Local Food Challenge Wrap Up – Part I

by Jeanne

Slow Our American culture is all about faster, quicker and having whatever we need doing, done.  Although the warning signs are everywhere we don’t seem to heed them. We work more hours than Europeans; most of us don’t take our hard-earned vacation time every year; Americans are sleeping less than we did 100 years ago and as a result we are losing touch with our families, friends, our communities and ourselves.  But there’s hope in the form of a book called, "In Praise of Slowness: How a Worldwide Movement is Challenging the Cult of Speed", by Canadian journalist Carl Honore. 

Honore says he wants to find a balance between fast and slow, not eliminate speed altogether. In Praise Of Slowness is the first comprehensive look at the worldwide Slow movements making their way into the mainstream — in offices, factories, neighborhoods, kitchens, hospitals, concert halls, bedrooms, gyms, and schools.

The book, now in its ninth printing, is striking a chord worldwide with its simple but far-reaching suggestions. The concepts are straightforward and the writing is easy, well researched and is a mix of reportage, intellectual inquiry tempered with a dose of humor. It will serve to improve people’s lives by showing them how others are re-establishing our relationship to speed and time.

Chapters cover the familiar, including the Slow Food Movement.  “A Slow dish can be quick and simple…Another way round the time crunch is to cook more than you need when you can and freeze the surplus.”  Other explorations revolve around the late 80s movement of New Urbanism with its walkable neighborhoods, public spaces and mixed income housing allowing for community to thrive.  The importance of leisure expressed through the “new yoga”—knitting, where “Knitting is one way of taking time to appreciate life, to find that meaning and make those connections.”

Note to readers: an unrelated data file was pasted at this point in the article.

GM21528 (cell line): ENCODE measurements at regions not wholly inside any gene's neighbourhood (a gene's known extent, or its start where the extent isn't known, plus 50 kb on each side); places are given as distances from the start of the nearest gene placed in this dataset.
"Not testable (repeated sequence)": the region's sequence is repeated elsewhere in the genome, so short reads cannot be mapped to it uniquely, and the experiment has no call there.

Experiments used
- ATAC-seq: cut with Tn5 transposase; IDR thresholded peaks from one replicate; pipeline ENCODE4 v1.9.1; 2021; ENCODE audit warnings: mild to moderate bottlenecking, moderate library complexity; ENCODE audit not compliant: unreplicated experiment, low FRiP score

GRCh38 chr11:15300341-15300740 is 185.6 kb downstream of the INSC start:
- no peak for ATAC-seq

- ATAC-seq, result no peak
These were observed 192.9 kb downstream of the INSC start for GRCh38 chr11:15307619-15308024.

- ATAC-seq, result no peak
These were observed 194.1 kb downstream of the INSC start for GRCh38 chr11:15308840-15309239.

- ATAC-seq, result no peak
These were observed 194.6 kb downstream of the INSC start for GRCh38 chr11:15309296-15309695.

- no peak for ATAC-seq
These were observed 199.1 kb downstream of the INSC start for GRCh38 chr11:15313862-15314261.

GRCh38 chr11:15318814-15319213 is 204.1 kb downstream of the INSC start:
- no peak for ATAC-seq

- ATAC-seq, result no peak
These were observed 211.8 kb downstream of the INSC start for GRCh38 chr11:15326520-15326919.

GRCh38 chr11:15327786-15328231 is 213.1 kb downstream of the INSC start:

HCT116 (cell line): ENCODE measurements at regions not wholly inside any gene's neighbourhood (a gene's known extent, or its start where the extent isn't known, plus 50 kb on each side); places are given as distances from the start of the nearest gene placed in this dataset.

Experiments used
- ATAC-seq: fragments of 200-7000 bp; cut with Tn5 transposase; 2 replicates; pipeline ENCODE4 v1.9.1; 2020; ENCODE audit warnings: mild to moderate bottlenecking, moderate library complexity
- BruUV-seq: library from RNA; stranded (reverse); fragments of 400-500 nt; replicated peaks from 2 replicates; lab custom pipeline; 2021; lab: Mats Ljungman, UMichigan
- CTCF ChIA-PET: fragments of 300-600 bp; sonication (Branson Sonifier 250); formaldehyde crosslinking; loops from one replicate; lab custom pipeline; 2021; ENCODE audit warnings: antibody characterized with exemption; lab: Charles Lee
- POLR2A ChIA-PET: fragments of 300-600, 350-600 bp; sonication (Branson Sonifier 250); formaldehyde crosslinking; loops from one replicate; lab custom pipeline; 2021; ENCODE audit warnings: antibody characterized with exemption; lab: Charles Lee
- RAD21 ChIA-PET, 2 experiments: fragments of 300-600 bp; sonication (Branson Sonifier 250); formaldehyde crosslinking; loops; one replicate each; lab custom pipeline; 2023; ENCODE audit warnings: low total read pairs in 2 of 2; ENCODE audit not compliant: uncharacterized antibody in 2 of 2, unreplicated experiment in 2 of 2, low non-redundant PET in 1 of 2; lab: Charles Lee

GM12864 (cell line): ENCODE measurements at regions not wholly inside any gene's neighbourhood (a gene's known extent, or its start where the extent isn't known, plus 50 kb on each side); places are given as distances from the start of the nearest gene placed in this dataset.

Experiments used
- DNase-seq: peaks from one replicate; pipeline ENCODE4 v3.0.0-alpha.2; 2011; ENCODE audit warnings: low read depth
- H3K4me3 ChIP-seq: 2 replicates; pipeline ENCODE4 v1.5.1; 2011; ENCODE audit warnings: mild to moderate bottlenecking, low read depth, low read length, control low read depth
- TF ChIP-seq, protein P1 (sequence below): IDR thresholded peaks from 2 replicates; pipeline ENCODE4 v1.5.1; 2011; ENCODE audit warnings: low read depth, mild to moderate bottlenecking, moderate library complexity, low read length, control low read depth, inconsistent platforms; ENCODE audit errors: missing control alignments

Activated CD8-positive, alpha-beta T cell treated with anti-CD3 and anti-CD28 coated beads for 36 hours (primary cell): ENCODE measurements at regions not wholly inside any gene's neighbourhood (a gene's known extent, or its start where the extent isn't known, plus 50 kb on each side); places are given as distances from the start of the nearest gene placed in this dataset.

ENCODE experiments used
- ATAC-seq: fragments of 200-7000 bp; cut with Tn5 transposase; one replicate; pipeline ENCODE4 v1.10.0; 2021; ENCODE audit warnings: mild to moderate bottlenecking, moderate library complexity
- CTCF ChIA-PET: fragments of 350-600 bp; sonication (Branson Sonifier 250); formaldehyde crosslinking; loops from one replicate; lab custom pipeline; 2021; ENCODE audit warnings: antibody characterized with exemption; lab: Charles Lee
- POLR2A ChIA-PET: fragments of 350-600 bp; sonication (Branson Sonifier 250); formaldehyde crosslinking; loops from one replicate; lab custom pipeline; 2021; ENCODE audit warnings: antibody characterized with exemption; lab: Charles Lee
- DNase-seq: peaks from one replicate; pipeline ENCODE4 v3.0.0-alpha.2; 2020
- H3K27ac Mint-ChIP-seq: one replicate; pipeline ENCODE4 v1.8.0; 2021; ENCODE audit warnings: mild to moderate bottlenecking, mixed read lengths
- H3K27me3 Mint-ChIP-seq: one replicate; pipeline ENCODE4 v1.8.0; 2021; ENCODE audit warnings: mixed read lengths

While this all might sound esoteric the book is well grounded and full of common sense. This slow lifestyle revolution is about quality beating out quantity. In the end a slower, more relaxed approach to life is about balance between fast and slow.  Sometimes we all need a little reminding and this book will bring inspiration toward that goal. 

I’m learning to slow down but it’s not easy. Tomorrow my life examined via my wrap up of the month long Eat Local Food challenge.


Here are tips from Carl Honore, author of "In Praise of Slowness," to help you decelerate:

Leave entire time slots unbooked in your schedule rather than filling up every moment with activity. Easing the pressure on your time helps you slow down.

Set aside a time of day to turn off all electronics that keeps us connected—literally unplugged– phones, computers, pagers, e-mail, television, and radio.  Sit quietly somewhere, alone with your thoughts.

Make time for at least one hobby that slows you down, such as knitting, reading, painting, gardening or yoga.

Taste and savor dinner at the kitchen table instead of balancing it on your lap it in front of the TV.

Keep checking in on your “speed.” If you’re doing something more quickly than you need to, take a deep breath and slow down

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